Does Potato Help Surgical Scars?

Does Potato Help Surgical Scars
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Some scars might never completely disappear, but most scars may lessen, if not completely heal, from raw potatoes. If you are not satisfied with how your scars look after completing the complete healing process, it is worth noting that you may minimize your scarring by using ProFractional Laser or Collagen Induction Therapy (CIT) to stimulate collagen production.

Once cuts are completely repaired, sunscreen and moisturizing creams may help minimize the appearance of scars, but topical treatments with vitamins E, C, or D have not been shown to be helpful, according to the Journal of Dermatological Research. Topical treatments, such as silicone gel, can protect surgical scars after healing, helping soften and smooth out the look of non-necessary scars, such as hypertrophic scars and keloid scars, and reducing redness or discoloration.

To treat a hypertrophic scar, doctors usually recommend steroids to help decrease inflammation, or silicone sheets to help smooth out scars. If the scar is deeper, a licensed dermatologist can use lasers, chemical peels, dermabrasion techniques, microneedles, shaved excisions, or fillers to reduce the size of the scar. While certain parts of the body are invisible, having scars in areas such as your face can be embarrassing and hard to deal with. While the skin does a good job healing and closing the wounds to the skin, new collagen and repair skin is usually noticeable as scars.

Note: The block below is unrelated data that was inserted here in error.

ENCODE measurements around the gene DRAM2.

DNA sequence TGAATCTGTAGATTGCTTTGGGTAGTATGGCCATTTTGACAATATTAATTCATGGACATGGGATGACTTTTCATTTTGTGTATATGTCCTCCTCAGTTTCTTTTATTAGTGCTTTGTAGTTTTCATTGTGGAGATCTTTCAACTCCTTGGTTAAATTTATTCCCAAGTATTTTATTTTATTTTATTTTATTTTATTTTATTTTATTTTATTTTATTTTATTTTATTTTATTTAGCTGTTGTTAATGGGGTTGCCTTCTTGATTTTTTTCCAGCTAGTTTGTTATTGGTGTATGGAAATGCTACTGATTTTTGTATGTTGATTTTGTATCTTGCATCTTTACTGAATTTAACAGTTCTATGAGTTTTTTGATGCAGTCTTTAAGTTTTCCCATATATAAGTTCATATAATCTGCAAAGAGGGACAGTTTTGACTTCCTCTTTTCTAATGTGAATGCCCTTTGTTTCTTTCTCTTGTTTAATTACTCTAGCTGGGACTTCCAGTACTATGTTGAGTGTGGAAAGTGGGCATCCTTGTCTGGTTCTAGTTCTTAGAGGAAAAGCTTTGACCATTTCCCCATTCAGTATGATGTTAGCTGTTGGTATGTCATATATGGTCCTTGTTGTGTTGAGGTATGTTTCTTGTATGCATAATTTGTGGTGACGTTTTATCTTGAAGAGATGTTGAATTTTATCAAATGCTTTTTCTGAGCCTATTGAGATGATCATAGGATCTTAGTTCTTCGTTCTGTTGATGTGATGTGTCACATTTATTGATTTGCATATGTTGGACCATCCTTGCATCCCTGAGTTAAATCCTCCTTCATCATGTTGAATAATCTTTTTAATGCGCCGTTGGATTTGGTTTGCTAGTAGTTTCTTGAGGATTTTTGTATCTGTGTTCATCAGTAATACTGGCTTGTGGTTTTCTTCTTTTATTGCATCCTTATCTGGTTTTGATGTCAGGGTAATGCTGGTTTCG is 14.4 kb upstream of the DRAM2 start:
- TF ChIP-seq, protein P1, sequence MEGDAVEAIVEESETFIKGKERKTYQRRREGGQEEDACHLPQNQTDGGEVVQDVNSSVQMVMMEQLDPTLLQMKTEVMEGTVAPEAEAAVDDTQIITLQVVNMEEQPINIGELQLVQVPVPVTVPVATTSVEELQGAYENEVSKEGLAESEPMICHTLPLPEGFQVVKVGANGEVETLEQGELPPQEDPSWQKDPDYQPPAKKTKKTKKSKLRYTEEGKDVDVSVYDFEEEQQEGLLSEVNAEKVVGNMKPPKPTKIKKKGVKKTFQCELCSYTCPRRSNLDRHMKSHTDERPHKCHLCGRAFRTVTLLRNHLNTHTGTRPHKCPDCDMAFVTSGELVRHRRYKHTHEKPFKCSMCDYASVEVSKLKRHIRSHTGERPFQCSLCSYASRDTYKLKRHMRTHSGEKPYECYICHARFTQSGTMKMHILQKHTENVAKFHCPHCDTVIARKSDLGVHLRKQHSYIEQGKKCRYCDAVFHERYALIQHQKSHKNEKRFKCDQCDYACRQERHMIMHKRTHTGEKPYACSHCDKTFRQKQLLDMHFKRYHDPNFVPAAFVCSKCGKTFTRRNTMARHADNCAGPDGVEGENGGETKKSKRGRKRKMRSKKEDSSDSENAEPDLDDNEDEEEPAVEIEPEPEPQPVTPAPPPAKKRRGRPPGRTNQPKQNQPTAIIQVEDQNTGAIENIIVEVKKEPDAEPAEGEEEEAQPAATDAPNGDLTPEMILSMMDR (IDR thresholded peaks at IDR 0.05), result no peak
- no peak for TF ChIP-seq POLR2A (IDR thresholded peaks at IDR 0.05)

Read also: Do Surgical Staples Leave Scars?

Proteins such as collagen and elastin create scar tissue in the third stage, remodeling, and increasing the intensity of the wound. Proteins, zinc, iron, vitamin C, essential fats, and copper Skin cells move away from the edges of the wound to the inside — this is known as remodeling. To create collagen, you need Vitamin C. Eating foods that contain Vitamin C may help your skin heal, stimulating the growth of new skin cells over damaged areas. Vitamin C also helps with the healing process by building new proteins for the skin, scar tissue, tendons, ligaments, and blood vessels.

Vitamin C is also a powerful antioxidant that helps to combat harmful free radicals and strengthens your immune system, allowing healing. Vitamin A is another vitamin that is a key antioxidant to heal your skin, since it can calm infections and keep the inflammatory reaction in check. As your wounds heal and scars form, vitamin A is vital to stimulating new blood vessel growth and the production of connective tissues. Consuming foods containing vitamin E may help to encourage the proper healing of your skin, which may reduce the size of your scar, making it less visible.

A good, healthy diet can help your skin heal faster, increase the strength of the tissue in the wound, decrease healing time, and enhance the body’s ability to resist infections. Certain foods provide nutrients that improve wound healing and strengthen your tissues, whereas other foods may hinder the process of healing your skin, increasing your risk for infections and lengthening your recovery.